This week’s Scoring Session was written by David Raiklen. David began studying keyboard and composing at age 5. He wrote, directed and scored his first film at age 9. He attended, then taught at UCLA, USC and CalArts. He has worked for Fox, Sony, Disney, PBS and Sprint.
February 10, 2011 – Newman Scoring Stage
Bear McCreary is changing the way television is made.
We’re standing in the hallway adjacent to the sound stage computer room, talking about the upcoming session.
Bear is also in four other locations via his team members. Simultaneously recording percussion, soloists, rock band, and electronics for the same episode. McCreary is conducting a 90 piece orchestra comprised of LA’s top performers. It’s a Thursday, it will all be mixed Friday by Steve Kaplan, who’s also recording the orchestra session.
David Raiklen: I love your video blogs, but now it’s a reality.
Bear McCreary: Exactly.
You’re making a movie score on TV, that’s been a dream for a while.
I think this is coming back, live scoring for television. Anything I can do to get the word out about this. It’s something producers are more aware of, and it’s possible. They value that.
How did you find this show?
The producers found me, because I did shows likes Battlestar Gallactica and Caprica, where the music got to say a lot. It makes me attractive to people who are doing shows that want something similar.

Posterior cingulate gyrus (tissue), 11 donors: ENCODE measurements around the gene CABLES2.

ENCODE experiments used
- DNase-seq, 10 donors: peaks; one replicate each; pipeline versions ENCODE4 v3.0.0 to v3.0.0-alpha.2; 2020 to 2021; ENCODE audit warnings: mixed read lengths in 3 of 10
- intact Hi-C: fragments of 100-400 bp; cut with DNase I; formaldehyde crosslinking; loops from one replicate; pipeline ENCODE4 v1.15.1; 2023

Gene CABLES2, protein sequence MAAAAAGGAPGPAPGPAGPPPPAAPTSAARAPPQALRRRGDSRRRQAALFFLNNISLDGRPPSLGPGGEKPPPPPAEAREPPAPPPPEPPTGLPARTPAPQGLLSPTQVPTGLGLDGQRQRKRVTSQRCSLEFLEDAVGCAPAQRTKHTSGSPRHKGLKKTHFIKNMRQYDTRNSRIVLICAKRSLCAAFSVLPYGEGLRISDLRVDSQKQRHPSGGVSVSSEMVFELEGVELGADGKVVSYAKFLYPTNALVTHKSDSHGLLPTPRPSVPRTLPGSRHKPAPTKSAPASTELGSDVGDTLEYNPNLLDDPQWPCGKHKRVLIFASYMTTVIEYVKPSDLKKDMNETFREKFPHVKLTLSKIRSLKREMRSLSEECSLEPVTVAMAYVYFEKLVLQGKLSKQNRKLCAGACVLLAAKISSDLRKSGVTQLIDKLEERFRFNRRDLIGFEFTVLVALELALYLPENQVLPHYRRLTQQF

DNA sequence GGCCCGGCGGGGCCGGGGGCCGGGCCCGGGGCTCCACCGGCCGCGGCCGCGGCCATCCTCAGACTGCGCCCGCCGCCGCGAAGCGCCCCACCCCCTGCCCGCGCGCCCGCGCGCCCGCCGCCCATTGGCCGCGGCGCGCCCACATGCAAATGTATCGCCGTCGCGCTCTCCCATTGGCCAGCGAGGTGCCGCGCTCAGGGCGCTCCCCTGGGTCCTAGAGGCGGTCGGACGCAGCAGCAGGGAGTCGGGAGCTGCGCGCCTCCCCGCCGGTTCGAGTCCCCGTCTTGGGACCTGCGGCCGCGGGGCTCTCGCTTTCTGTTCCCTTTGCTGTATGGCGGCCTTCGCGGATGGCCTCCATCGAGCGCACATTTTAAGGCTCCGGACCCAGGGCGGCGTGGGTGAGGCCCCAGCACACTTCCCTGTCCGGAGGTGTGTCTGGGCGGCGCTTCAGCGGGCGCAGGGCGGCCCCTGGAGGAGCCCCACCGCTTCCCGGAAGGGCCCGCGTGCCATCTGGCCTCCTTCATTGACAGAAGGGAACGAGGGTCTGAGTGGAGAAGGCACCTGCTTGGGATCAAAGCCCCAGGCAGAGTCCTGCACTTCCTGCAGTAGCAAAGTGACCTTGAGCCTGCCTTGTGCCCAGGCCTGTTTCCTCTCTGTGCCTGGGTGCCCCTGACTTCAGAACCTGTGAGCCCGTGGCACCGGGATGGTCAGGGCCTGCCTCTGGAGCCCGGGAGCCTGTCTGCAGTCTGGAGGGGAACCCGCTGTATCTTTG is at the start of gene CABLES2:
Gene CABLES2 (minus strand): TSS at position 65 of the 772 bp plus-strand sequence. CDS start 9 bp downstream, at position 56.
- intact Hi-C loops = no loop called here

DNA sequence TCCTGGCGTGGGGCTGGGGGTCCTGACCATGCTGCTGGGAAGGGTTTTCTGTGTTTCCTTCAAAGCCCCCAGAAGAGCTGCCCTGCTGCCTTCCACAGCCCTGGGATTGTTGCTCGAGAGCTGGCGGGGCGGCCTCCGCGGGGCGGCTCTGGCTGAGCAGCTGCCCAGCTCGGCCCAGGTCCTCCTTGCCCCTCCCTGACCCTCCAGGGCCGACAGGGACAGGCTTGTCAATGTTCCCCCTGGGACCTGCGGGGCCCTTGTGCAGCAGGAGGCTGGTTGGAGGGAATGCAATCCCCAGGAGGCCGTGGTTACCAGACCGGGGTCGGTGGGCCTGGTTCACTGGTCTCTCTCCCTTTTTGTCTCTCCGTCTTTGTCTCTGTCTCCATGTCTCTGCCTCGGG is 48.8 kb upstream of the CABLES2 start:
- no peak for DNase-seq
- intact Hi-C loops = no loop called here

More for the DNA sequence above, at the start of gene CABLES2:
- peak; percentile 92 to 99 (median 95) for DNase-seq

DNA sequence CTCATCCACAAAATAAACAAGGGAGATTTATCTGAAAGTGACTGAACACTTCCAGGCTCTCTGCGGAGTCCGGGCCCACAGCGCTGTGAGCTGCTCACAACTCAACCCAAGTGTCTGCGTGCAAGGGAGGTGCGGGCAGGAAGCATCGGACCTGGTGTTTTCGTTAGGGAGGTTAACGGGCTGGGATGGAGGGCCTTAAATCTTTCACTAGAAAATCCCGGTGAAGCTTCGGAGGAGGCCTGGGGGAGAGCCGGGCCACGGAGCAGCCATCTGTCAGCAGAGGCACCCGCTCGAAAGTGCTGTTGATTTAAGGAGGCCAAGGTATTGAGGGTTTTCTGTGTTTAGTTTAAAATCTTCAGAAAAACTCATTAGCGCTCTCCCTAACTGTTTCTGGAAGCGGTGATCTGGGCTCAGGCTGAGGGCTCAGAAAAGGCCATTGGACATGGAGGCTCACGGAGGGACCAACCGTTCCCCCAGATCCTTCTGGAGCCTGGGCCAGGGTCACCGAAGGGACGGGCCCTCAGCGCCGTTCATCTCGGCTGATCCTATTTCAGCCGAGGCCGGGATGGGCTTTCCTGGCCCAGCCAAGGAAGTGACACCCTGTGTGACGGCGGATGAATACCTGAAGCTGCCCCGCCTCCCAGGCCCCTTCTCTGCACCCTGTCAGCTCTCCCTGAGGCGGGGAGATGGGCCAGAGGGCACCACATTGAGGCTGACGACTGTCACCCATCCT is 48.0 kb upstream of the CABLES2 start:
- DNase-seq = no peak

When they called me for The Cape, initially the producers didn’t think it would be with live orchestra. But at the first meeting, I suggested what we ought to do for a superhero show, and they said “Yeah, that’s a good idea, let’s do it”. We figured out the budget and how to show the studio a way to make it financially possible. Creatively, the producers knew it was worth doing and got involved in the process from the very beginning.
The music seems to elevate the show.
That’s what I keep telling all the TV producers I work with: You can subconsciously raise the production value of your entire show with music. If you spend your money on a needle drop? It may make a montage cool, but ultimately, people know what typical TV sounds like and they know what a feature film sounds like. There’s no faster way to lower your production value than with low quality music.
You can look away, but you can’t listen away.
Exactly. If it looks big and sounds small, people automatically put it in the category of small.
Your using a lot of low register instruments, like contrabass clarinet, that I can clearly hear, even on my laptop speakers.
The producers chose to mix the music of The Cape loud, to showcase it as a character on the show. I’ve never been happier with the final mix of a series I’ve scored. For example, there was an explosion in the beginning of the pilot, that really shook the whole dub stage. Compared to it, the opening orchestral hit of the Main Title felt a little small. I suggested raising the level of the orchestra so that it was as massive as the explosion, and the producers agreed with me!
The Cape is human, but he does a lot of superhuman things.
The score elevates the character.